Tuesday, November 15, 2016

“Allied”– Movie Review



This week, I attended a New York Times Film Club screening of the new historical drama “Allied”, starring Brad Pitt and Marion Cotillard and directed by Robert Zemeckis. 


During World War II, a military officer learns his wife may be a Nazi spy – but can he prove her innocence or will she have to suffer the consequences?


In 1942, Max (Pitt), an officer in the Canadian military, is dispatched to Nazi-occupied French Morocco on a dangerous mission:  to assassinate the German Ambassador stationed there.  Working undercover, he’s instructed to meet with Marianne (Cotillard), a member of The French Resistance, who will pose as his wife and work closely with him on this assignment.  When the time comes, they succeed in their operation, but now comes the hard part – they must escape.  Having developed a mutual attraction while preparing for this undertaking, they decide to flee to England, where they marry.

More than a year later, they are settled in London, happily married and with a daughter.  Their idyllic lifestyle is disrupted when Max is informed by his superiors that Marianne is suspected of being a spy; naturally, he vociferously denies the accusations, but when confronted with mounting evidence, he relents.  His wife will be tested in order to confirm their suspicions:  Max is provided with phony intelligence, which he will  leave out in the open.  The message will be tracked and if it in fact does get forwarded to The Nazis, then Marianne must be executed. 

Shaken, Max sets out to determine the truth for himself.  Is this some kind of tragic mistake?  Are his superiors merely testing his loyalty in order to decide whether or not he deserves a promotion?  Or is Marianne not who she has claimed to be all this time?  Their relationship suffers as he looks at her differently now.  As he investigates further, Max only becomes more confused because he’s getting conflicting information.  At this point, he realizes he must hatch a back-up plan:  If it does in fact turn out that Marianne is guilty, can Max smuggle the three of them out of the country?


Throughout his long and successful career, Robert Zemeckis has proved time and time again that he is a talented filmmaker; this is what makes his decision to direct “Allied” all the more puzzling.  In this movie, Zemeckis appears to have succumbed to the ultimate in narcissism – an attempt to remake the classic “Casablanca”.  In fact, that is arguably the most cringe-worthy aspect of the film – its attempt is so blatant that at times, you don’t know whether to feel insulted or to laugh at what may be some kind of perverse parody.  If the joke is on us, few may be laughing.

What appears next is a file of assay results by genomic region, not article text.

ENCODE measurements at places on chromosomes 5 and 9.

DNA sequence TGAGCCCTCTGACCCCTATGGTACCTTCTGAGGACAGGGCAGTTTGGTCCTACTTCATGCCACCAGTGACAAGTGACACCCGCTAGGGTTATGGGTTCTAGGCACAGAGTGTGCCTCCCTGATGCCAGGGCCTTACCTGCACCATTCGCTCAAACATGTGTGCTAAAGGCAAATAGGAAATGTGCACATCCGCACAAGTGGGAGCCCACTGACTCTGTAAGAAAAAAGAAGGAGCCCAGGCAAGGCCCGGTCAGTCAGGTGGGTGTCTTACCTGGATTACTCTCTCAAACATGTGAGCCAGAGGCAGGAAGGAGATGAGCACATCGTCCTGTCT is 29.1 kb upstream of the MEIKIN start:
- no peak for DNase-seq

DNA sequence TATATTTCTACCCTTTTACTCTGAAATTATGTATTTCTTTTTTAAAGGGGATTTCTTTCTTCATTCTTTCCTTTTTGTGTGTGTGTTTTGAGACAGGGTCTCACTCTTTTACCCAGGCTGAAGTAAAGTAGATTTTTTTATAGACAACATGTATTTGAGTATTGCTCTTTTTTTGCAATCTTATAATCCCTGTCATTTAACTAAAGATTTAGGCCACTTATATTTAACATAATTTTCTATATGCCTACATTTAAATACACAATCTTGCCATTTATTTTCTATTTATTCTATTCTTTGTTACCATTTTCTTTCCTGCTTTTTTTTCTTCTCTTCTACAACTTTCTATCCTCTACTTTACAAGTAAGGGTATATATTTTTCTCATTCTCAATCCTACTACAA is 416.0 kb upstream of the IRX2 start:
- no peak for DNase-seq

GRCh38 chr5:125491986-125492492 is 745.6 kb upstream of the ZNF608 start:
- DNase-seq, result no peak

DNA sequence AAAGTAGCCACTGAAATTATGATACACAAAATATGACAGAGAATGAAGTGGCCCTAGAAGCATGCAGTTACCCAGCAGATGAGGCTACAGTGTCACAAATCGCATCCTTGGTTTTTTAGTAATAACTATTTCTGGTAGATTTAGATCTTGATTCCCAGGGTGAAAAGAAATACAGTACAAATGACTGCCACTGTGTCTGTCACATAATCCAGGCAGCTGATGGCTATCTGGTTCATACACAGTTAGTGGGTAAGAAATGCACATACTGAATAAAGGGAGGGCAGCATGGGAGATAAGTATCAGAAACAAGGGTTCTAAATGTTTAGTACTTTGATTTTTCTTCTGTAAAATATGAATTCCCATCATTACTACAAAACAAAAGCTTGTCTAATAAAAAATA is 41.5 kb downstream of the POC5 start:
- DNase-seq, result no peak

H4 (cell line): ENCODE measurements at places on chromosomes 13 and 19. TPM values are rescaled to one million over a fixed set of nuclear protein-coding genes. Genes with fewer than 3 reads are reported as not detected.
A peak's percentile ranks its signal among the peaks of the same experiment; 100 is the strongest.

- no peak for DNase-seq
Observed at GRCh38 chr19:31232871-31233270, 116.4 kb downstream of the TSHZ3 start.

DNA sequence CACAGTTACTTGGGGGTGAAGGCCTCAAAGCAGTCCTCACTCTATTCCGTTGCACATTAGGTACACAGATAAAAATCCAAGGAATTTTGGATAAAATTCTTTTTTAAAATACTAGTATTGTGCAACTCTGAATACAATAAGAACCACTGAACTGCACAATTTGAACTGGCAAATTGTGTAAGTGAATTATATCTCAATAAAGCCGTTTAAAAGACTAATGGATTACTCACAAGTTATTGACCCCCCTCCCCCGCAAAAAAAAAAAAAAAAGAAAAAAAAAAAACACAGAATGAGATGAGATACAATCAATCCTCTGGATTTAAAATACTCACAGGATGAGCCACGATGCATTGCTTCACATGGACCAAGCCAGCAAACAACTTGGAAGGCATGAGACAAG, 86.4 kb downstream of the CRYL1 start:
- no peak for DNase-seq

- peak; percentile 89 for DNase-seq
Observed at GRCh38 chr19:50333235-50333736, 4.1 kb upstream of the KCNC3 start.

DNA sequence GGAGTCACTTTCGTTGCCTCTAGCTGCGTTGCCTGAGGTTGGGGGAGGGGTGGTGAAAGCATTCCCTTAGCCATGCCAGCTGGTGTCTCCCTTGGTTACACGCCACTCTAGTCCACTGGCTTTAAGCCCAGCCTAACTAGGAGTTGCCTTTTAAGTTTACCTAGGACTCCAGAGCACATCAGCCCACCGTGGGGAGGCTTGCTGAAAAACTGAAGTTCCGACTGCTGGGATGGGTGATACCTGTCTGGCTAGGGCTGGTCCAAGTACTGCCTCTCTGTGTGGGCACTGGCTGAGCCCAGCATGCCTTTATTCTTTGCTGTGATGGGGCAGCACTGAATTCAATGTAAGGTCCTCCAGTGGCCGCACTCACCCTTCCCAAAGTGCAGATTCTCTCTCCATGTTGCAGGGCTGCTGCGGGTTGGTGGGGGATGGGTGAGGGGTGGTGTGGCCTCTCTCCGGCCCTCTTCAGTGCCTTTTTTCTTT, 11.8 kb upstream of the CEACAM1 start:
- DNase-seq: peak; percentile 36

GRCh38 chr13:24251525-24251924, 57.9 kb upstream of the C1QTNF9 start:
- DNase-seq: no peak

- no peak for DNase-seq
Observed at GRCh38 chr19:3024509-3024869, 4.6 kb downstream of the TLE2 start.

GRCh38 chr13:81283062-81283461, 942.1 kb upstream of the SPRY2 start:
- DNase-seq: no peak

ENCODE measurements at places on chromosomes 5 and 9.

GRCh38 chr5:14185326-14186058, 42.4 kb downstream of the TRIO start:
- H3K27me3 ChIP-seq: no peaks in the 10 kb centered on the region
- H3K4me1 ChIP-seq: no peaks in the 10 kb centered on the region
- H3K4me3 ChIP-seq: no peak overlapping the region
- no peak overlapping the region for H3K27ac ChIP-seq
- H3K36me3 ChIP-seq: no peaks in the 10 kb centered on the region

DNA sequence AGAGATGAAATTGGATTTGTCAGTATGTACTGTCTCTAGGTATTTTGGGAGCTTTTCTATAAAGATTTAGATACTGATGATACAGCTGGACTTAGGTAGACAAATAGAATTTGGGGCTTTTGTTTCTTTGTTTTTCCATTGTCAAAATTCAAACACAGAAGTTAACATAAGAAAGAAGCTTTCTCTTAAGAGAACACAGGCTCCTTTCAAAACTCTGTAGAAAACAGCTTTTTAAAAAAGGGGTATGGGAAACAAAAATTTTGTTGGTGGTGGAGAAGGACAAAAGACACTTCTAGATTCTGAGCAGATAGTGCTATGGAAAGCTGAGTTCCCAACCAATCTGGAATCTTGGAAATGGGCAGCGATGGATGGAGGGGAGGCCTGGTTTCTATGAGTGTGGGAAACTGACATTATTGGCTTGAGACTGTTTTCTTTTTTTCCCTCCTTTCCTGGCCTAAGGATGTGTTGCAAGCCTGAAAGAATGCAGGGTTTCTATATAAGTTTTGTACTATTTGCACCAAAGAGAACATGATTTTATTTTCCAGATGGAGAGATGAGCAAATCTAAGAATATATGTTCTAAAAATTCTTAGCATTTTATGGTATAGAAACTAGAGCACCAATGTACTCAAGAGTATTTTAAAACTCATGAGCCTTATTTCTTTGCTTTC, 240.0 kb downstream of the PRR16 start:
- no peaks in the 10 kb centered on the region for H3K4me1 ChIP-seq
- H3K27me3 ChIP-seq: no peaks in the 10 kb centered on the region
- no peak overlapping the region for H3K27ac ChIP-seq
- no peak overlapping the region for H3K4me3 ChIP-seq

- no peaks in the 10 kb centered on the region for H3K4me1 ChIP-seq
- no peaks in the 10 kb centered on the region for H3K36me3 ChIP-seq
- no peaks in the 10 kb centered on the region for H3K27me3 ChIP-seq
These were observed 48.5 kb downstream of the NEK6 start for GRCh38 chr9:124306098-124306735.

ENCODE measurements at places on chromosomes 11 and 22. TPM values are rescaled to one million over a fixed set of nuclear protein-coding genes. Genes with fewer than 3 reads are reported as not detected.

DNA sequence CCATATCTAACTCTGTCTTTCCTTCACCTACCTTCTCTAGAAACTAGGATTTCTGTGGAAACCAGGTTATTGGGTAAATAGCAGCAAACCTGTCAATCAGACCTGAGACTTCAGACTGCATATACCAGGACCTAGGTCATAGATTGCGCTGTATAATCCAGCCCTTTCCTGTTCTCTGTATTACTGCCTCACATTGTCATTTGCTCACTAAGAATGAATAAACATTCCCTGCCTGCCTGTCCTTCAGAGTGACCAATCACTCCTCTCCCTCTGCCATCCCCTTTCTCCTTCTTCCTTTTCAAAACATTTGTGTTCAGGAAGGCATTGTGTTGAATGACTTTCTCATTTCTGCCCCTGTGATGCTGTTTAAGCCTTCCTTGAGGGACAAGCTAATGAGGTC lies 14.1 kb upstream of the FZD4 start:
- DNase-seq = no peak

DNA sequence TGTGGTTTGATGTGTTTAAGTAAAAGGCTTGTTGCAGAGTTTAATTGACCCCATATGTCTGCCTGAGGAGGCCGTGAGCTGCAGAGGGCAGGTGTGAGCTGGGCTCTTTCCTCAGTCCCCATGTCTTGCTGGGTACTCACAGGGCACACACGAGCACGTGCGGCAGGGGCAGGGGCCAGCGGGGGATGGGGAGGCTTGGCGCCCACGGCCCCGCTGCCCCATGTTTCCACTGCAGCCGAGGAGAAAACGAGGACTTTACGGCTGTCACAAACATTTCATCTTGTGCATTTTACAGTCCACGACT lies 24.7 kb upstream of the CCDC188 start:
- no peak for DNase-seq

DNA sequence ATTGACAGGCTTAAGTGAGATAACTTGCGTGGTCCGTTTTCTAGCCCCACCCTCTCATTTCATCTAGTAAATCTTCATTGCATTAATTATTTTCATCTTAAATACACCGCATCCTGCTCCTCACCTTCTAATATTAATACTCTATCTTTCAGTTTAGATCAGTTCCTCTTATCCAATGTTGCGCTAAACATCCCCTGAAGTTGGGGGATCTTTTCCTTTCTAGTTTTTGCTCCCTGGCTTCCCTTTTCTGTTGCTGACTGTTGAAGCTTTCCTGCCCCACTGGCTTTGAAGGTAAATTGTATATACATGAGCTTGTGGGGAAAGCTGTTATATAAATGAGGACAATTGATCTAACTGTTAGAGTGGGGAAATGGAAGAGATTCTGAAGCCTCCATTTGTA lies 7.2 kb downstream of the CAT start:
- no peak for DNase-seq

Zemeckis is in no way subtle about his parallels between the two movies.  A woman with a foreign accent falls in love with an English-speaking man early in World War II (actually in Casablanca, no less!), then find their fateful relationship may culminate in the two of them being separated as the result of a noble act.  The final scene also takes place where airplanes are taking off and Pitt’s character is even provided his own version of Claude Rains.  When Hollywood runs out of ideas, they start recycling old ones – it’s just that they won’t always admit to doing so. 

Ultimately, it may be the case that “Allied” finds an audience and becomes somewhat successful.  Folks who like a tearjerker with an old-fashioned story might embrace this movie.  On the other hand, with the divorce between Brad Pitt and Angelina Jolie so much in the news recently, this film could get something of a lift – especially when you consider the rumors that Cotillard, Pitt’s co-star, is believed to have been the woman who assisted in breaking up their union as a result of having met Pitt during the shoot.  Somewhat fitting, considering Jolie was believed to have broken up Pitt’s relationship with Jennifer Aniston when the two shot “Mr. & Mrs. Smith”.  Et tu, Angelina?

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